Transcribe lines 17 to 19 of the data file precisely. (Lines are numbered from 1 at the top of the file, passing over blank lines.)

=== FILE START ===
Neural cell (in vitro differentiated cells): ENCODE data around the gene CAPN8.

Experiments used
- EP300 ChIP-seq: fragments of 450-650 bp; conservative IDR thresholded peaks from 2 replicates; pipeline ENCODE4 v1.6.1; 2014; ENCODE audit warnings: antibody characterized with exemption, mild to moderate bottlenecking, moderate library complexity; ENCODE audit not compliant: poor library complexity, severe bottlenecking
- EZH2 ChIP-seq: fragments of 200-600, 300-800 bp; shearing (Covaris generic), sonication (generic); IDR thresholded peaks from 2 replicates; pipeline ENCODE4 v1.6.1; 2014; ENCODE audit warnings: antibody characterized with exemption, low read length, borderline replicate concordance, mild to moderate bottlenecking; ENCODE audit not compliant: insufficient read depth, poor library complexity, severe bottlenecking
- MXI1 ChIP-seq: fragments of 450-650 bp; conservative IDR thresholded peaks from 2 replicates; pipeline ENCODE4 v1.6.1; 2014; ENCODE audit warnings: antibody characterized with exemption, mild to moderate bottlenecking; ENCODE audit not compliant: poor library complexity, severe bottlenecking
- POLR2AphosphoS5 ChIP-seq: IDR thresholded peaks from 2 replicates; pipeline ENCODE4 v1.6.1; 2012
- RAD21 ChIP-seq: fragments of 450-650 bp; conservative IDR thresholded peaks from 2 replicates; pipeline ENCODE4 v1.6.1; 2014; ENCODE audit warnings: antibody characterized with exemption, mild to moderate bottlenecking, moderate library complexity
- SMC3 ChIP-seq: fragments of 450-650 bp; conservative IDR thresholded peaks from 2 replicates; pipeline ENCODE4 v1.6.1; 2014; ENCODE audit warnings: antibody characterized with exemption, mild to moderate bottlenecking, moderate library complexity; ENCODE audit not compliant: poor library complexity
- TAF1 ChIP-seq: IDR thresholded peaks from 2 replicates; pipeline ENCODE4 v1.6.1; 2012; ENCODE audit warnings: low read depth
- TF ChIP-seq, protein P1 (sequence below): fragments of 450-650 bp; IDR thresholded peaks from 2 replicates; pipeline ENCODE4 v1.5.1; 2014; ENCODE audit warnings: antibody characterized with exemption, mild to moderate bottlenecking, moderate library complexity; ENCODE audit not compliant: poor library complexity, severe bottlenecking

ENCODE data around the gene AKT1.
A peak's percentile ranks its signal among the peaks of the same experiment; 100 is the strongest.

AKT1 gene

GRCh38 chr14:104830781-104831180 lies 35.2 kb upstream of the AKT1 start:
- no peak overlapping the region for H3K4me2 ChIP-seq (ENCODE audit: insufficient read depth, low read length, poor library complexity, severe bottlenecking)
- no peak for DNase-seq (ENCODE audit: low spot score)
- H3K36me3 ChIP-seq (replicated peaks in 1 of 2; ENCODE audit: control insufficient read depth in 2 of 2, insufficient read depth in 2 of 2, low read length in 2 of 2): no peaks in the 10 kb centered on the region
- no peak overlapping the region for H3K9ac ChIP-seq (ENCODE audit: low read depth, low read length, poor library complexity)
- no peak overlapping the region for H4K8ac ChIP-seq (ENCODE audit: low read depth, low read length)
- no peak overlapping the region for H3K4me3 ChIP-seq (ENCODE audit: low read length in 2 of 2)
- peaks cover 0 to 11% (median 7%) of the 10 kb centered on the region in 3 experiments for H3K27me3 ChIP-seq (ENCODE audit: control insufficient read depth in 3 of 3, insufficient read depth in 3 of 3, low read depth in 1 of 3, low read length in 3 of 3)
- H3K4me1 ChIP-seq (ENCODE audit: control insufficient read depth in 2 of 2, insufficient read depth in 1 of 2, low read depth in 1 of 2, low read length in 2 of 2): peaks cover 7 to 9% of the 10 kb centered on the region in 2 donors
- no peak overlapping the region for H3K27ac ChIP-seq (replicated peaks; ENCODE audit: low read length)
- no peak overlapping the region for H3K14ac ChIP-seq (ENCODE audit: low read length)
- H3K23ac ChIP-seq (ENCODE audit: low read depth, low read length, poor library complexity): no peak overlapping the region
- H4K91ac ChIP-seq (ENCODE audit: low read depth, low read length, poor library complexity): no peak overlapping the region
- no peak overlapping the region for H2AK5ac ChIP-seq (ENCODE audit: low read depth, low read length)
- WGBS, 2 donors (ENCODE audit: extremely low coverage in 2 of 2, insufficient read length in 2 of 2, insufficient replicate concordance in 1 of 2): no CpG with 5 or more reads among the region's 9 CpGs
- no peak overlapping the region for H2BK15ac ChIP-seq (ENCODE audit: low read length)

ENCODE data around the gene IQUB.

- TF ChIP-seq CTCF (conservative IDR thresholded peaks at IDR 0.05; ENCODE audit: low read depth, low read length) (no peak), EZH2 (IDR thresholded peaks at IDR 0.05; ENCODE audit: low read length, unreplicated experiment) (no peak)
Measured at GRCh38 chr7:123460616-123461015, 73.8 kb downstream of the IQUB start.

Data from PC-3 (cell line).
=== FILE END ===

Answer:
- H3K36me3 ChIP-seq (replicated peaks in 1 of 2; ENCODE audit: control insufficient read depth in 2 of 2, insufficient read depth in 2 of 2, low read length in 2 of 2): no peaks in the 10 kb centered on the region
- no peak overlapping the region for H3K9ac ChIP-seq (ENCODE audit: low read depth, low read length, poor library complexity)
- no peak overlapping the region for H4K8ac ChIP-seq (ENCODE audit: low read depth, low read length)